Robyn Roberts, who works at the winery, described each type of white wine as she poured the varieties for Humphreys, and the micro-brewed beers for McGrath.

“Mmmmm, I really like this one,” Humphreys said as she sipped a sample of Estate Vignoles, a dry white wine made with grapes grown on the property, harvested by hand and “whole-cluster pressed.”

In addition to wine and beer, Nashoba also makes vodka, whiskey, brandy, and gin, according to Pelletier.

The winery hosts weddings and corporate outings, and has pick-your-own peaches available in August, and apples in the fall. There are also winery tours on weekends, starting around 11 a.m. and running about every hour on a first-come, first-served basis, Pelletier said.

Reservations are recommended for J’s Restaurant, and the brewery is busiest in the fall, “and on nice days; if it’s not nice, not so much,” she said.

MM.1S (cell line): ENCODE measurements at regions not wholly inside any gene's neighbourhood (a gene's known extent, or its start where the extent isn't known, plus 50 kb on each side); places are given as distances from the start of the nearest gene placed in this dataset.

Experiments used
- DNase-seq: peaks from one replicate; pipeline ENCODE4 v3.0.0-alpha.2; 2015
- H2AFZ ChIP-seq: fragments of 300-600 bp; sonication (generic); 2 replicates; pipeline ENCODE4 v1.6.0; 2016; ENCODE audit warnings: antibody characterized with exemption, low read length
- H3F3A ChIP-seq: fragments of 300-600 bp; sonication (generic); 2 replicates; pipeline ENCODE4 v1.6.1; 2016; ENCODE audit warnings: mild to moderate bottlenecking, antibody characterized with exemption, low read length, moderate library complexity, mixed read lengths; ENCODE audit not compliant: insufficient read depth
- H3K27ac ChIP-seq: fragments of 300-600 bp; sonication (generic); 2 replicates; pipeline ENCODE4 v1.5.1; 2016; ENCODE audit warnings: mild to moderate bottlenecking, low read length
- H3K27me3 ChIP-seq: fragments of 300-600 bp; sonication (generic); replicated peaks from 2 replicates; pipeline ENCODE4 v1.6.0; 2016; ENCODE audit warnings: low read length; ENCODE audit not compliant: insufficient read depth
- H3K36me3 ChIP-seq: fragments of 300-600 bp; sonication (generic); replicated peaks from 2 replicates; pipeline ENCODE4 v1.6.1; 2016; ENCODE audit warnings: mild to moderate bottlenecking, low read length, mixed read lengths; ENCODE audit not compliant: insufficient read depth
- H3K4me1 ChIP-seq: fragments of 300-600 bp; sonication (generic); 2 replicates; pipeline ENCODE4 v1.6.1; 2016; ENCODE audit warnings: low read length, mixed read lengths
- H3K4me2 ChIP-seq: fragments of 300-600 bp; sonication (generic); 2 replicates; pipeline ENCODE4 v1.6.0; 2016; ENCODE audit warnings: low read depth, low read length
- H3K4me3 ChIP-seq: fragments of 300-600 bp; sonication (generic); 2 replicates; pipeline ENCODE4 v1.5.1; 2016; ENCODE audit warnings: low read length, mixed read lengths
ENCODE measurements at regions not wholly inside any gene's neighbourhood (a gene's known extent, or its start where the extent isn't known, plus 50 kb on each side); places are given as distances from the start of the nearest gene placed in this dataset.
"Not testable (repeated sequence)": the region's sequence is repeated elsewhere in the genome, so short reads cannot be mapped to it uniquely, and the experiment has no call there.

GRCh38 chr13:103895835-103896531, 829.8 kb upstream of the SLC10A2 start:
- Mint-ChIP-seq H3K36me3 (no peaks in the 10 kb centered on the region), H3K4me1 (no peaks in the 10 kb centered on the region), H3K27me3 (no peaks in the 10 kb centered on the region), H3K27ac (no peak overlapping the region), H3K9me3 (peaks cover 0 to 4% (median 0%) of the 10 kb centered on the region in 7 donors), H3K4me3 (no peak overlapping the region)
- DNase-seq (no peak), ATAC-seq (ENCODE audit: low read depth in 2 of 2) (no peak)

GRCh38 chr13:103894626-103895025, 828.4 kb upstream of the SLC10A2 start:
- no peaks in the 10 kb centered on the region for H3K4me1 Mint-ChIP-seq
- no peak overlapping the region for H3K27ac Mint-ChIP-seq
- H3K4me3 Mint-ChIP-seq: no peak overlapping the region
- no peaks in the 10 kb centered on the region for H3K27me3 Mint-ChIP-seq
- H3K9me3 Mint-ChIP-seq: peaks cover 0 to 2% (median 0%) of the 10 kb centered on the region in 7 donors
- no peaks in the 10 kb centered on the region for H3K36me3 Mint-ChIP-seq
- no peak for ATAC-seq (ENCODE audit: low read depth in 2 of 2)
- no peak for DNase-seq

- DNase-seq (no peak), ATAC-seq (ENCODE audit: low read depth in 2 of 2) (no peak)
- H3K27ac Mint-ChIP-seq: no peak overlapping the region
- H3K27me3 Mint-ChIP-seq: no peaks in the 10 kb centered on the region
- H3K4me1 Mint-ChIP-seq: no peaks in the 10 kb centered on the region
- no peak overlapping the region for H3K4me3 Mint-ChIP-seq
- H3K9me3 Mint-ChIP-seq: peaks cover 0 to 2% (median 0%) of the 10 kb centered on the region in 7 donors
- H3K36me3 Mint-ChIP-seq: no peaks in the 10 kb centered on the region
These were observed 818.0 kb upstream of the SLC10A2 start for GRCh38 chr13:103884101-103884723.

While the Nashoba Valley Winery is a stop near the end of the picturesque roadway popular with bicyclists and motorcyclists, there are plenty of other places to spend some time along the way.

On the eastern end of 117, less than 2 miles from the start in Waltham, is Cedar Hill Dairy Joy in Weston, which began selling ice cream in 1927.

Today, the stand, which opens in the spring and closes at the end of the season, serves not only ice cream but also hamburgers, hot dogs, and some of the freshest fried seafood around.

Traditional New England whole-belly fried clams, scallops, shrimp, and fish are available, along with “lobster rolls made with 100 percent real, chunk lobster meat and mayo, just like you’d get in Maine,” according to the menu.

Just a few more miles west on 117 is the Drumlin Farm Wildlife Sanctuary in Lincoln, where you can see crops growing on a working farm, walk along 1.5 miles of accessible trails, and watch pigs, sheep, goats, chickens, and cows in the farmyard at the Massachusetts Audubon Society property.

There are programs for children and adults about sustainable farming, birding, and other topics, a summer camp, and other special events at the 232-acre site, according to employee Amanda Duggan .